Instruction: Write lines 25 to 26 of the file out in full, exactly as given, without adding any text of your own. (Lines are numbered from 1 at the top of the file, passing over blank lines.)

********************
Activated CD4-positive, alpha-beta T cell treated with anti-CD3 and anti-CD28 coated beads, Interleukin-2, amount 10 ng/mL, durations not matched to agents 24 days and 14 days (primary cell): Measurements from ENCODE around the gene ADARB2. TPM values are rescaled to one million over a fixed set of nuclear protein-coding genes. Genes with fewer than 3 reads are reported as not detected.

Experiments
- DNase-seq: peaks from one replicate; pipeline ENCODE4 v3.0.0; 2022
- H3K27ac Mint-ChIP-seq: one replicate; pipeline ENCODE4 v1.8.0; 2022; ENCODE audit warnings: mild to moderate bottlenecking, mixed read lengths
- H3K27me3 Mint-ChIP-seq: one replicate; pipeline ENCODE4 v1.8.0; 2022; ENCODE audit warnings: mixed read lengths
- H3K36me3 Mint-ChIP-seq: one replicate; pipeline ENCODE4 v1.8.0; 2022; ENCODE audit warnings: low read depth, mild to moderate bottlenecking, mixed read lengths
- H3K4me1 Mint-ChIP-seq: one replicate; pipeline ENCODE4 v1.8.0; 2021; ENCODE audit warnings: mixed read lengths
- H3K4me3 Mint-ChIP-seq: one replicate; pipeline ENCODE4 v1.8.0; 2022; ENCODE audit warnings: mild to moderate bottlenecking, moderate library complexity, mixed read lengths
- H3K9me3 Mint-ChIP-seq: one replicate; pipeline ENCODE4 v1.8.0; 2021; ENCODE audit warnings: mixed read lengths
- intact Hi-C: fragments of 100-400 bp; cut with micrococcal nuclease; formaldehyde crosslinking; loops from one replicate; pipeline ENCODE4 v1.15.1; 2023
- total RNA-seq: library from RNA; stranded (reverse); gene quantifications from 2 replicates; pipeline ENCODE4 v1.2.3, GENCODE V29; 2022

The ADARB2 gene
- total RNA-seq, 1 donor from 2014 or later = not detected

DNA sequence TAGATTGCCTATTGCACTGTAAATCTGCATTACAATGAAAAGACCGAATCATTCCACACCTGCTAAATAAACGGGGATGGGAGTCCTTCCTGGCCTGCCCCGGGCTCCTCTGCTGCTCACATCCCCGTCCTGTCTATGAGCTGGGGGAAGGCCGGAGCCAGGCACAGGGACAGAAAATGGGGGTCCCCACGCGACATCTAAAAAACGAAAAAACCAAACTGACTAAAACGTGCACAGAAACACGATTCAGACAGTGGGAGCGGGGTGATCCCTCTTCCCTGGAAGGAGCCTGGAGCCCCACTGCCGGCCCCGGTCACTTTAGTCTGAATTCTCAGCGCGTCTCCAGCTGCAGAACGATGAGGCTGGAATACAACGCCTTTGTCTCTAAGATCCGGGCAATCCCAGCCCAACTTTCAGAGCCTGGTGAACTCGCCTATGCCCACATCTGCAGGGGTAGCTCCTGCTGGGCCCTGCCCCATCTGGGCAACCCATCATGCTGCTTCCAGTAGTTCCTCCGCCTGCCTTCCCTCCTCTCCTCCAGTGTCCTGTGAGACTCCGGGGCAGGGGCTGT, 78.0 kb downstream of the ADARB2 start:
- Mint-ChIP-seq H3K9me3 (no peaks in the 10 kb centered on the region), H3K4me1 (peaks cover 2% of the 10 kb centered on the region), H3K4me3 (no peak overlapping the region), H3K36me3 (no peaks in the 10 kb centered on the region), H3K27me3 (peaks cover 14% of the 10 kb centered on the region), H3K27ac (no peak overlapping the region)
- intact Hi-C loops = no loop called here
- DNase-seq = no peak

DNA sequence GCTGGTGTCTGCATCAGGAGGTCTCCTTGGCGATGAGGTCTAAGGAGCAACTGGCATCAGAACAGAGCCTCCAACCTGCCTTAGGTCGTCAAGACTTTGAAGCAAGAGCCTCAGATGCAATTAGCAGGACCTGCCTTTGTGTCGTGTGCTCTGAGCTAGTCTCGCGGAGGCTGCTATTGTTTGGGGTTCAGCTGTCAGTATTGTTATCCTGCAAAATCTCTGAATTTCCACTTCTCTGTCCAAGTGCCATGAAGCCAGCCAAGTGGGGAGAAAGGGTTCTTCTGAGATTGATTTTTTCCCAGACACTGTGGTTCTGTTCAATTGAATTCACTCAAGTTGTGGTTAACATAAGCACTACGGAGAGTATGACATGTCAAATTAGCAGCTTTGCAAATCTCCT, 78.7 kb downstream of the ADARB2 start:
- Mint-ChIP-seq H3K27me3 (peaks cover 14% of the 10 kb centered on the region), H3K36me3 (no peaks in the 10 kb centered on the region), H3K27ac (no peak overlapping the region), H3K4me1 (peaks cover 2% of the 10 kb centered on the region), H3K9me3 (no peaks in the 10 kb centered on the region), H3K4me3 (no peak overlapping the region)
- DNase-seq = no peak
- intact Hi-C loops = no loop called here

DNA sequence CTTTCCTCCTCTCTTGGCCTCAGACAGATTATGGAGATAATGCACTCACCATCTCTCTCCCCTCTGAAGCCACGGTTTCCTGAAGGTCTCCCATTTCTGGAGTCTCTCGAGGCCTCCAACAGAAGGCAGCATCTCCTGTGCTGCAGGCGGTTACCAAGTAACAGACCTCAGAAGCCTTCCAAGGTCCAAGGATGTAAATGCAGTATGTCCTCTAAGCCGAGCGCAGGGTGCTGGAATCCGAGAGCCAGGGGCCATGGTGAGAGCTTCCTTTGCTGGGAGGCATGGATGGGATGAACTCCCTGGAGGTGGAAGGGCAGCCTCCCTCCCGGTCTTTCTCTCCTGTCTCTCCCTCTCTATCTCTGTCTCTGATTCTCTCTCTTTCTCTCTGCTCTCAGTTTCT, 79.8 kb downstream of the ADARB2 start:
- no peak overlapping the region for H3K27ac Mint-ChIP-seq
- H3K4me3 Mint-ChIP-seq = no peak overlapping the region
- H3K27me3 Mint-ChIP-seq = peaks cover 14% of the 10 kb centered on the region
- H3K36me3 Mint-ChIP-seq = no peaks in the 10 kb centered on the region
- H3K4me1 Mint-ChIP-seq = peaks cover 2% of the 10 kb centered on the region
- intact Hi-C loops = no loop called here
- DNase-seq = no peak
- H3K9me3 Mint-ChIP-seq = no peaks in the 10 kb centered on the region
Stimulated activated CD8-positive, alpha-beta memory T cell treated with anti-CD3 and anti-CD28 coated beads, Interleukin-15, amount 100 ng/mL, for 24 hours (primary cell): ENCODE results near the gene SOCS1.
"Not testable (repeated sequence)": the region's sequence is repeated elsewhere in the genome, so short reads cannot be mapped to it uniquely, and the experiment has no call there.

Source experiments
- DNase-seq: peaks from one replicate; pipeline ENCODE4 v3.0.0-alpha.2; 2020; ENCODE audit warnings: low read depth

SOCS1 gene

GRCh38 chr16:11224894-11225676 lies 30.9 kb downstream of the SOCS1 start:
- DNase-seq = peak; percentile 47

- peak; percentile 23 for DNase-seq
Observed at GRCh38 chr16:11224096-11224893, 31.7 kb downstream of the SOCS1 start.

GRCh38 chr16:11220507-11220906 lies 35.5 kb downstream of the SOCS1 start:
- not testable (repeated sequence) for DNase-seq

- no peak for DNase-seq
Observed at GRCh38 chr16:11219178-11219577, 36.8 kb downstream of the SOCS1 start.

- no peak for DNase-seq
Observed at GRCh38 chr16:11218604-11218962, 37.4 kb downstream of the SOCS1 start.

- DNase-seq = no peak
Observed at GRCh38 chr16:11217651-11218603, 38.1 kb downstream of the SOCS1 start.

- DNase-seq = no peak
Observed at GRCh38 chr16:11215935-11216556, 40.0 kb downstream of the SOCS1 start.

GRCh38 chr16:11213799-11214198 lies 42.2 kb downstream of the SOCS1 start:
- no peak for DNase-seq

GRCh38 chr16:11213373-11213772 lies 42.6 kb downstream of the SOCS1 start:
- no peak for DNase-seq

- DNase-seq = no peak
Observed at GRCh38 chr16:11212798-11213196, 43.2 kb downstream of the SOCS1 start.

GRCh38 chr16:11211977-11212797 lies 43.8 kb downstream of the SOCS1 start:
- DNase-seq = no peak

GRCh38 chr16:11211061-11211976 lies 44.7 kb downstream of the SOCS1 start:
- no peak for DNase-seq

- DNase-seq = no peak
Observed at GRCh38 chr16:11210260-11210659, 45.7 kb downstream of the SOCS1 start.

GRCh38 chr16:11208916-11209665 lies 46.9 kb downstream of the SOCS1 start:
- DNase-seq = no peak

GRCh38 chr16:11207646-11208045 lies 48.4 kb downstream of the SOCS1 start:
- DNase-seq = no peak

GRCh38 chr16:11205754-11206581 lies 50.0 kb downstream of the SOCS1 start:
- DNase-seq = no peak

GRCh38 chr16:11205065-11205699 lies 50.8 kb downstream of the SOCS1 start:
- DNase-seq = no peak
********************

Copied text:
- H3K27me3 Mint-ChIP-seq = peaks cover 14% of the 10 kb centered on the region
- H3K36me3 Mint-ChIP-seq = no peaks in the 10 kb centered on the region